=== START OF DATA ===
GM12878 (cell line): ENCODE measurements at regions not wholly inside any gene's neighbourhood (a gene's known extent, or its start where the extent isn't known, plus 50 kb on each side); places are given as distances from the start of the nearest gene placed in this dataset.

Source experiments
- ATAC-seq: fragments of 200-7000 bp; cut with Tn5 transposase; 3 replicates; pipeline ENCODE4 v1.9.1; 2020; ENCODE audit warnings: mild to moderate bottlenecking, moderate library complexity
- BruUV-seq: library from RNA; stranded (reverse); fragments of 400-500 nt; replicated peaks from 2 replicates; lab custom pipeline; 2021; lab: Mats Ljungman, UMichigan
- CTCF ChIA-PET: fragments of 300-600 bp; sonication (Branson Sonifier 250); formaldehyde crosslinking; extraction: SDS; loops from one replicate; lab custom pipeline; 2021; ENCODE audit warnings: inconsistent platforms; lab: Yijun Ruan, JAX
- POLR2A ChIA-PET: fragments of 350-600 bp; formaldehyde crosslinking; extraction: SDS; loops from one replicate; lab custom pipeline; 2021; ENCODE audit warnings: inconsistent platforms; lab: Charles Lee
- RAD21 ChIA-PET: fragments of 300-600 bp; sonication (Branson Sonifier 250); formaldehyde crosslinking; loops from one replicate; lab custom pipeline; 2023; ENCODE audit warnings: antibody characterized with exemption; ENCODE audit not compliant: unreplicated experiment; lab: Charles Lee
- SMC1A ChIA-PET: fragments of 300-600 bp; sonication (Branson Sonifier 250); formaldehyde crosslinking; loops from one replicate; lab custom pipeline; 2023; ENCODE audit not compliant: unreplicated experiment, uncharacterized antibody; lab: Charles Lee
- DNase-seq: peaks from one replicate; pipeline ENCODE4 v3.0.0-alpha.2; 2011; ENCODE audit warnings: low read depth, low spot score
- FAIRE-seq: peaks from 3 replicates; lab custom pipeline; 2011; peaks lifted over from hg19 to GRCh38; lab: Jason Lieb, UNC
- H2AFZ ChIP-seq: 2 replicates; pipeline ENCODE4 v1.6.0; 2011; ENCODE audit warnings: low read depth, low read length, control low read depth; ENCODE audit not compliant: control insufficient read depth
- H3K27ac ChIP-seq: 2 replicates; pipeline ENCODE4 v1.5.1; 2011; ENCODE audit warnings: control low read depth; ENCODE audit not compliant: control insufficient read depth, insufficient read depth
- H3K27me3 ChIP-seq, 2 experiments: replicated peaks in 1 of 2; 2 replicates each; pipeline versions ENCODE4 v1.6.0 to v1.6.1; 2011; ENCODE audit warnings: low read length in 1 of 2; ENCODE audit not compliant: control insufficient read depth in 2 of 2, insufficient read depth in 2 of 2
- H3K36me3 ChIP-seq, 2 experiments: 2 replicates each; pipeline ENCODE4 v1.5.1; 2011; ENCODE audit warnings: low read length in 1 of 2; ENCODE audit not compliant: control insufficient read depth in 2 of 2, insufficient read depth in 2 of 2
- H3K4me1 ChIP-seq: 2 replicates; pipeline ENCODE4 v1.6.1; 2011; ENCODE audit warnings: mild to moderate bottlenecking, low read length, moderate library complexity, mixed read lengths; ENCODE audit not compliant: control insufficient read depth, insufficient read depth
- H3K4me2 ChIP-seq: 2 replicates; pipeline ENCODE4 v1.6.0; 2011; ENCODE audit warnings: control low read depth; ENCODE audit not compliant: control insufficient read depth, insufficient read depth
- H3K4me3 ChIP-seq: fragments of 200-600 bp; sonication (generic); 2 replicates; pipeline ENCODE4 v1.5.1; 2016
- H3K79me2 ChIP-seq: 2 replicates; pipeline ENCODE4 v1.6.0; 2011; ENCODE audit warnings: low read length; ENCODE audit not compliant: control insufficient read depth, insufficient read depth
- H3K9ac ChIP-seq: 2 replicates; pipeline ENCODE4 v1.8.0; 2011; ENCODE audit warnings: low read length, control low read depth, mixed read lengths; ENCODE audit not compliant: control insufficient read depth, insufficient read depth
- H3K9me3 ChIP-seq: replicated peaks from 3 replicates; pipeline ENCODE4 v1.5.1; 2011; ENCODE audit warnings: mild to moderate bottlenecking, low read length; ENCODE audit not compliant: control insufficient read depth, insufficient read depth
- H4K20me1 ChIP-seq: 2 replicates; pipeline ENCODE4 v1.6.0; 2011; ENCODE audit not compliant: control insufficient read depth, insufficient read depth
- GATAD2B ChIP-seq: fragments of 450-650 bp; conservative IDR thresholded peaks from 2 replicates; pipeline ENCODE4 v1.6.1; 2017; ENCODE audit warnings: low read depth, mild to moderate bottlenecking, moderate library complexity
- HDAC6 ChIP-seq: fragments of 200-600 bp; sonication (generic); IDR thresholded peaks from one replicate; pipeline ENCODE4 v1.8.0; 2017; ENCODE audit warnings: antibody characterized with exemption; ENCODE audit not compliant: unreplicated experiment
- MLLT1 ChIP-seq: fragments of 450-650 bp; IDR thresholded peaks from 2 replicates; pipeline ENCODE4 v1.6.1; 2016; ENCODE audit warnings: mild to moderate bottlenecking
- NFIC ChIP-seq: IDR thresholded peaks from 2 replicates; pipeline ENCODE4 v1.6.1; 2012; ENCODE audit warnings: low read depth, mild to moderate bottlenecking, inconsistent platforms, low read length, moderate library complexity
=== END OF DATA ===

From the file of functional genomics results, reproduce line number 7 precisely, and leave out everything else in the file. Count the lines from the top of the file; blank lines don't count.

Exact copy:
- RAD21 ChIA-PET: fragments of 300-600 bp; sonication (Branson Sonifier 250); formaldehyde crosslinking; loops from one replicate; lab custom pipeline; 2023; ENCODE audit warnings: antibody characterized with exemption; ENCODE audit not compliant: unreplicated experiment; lab: Charles Lee